In the 1960s, a Stanford professor named Walter Mischel conducted a series of psychological studies on children around the ages of four and five. In one experiment (published in 1972 as “The Marshmellow Experiment”) children were taken to a room and sat down on a chair. One marshmallow was placed on the table in front of each child. The researcher then made a deal with the child. The researcher would leave the room and if the child did not eat the marshmallow while he was away, they would be rewarded with a second marshmallow. However, if the child ate the first one before the researcher came back, then they would not get a second one.
The choice was simple—one treat now or two treats later. The footage of the children waiting alone in the room was entertaining. Some kids jumped up and ate the first marshmallow as soon as the researcher closed the door. Others wiggled and bounced and scooted in their chairs as they tried to restrain themselves, but eventually gave in to temptation a few minutes later. And finally, a few of the children did manage to wait the entire time.
Follow-up studies have found that a child’s ability to exercise self-control is directly connected with several positive outcomes later in life, such as academic success, a thriving marriage, physical health, etc. The children who were willing to delay gratification ended up having higher SAT scores, lower levels of substance abuse, lower likelihood of obesity, better responses to stress, better social skills as reported by their parents, and generally better scores in a range of other life measures.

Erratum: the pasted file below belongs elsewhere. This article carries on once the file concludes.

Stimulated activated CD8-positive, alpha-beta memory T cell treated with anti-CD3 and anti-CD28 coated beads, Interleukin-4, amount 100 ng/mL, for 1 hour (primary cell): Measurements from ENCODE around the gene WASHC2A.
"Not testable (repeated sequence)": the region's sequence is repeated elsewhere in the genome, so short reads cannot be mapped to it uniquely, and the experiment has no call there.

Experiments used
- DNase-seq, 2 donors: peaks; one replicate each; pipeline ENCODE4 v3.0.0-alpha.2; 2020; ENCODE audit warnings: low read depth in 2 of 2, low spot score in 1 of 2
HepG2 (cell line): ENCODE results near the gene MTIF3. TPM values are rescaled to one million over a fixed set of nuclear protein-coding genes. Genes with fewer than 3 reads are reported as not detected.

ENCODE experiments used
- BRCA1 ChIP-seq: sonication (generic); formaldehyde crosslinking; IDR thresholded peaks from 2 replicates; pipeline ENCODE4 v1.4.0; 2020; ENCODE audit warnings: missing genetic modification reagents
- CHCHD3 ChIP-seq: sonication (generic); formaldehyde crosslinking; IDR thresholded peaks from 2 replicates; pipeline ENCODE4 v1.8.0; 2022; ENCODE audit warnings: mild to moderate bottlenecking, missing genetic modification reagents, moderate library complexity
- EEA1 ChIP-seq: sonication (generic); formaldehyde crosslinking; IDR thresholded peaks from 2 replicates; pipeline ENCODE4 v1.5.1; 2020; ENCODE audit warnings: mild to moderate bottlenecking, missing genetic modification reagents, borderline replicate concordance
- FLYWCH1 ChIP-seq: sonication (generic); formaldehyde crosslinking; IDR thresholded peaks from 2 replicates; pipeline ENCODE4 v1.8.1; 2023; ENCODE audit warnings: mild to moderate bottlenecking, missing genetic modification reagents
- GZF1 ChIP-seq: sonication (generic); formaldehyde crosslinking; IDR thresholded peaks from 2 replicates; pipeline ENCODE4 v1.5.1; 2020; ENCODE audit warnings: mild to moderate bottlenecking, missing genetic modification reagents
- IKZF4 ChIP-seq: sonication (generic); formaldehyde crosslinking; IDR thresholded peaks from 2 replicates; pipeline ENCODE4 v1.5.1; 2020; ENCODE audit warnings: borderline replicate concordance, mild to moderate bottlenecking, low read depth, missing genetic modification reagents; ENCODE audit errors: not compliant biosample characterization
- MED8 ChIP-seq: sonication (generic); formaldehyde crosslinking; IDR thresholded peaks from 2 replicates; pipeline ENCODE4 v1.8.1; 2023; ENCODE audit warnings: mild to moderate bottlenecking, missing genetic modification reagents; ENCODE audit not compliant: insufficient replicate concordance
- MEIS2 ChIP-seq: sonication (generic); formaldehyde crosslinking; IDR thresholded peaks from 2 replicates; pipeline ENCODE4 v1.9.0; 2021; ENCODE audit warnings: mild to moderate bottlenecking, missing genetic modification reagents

Deferred pleasure means resisting the temptation of an immediate reward, in anticipation that there will be a greater one later. When it comes to achieving goals, deferred pleasure is a skill that will get you there faster. According to Sigmund Freud’s “pleasure principle,” humans are wired to seek pleasure and avoid pain. In some respects, the Bible agrees with Freud. Fallen humans, unaided by God, are enslaved to their natural inclincations (Rom 7:14-20; 8:6-8).
There is a character in the Bible named Esau who illustrates this principle very well. The author of Hebrews says, “See to it that no one fails to obtain the grace of God…that no one is sexually immoral or unholy like Esau, who sold his birthright for a single meal. For you know that afterward, when he desired to inherit the blessing, he was rejected, for he found no chance to repent, though he sought it with tears” (Heb 12:15-17). Esau was willing to give up so much (birthright) in exchange for so little (a bowl of lentil soup). This Sabbath, I’ll be preaching about Esau. We will learn together the benefits of longterm thinking and the power that is available to us in Jesus to resist temptation.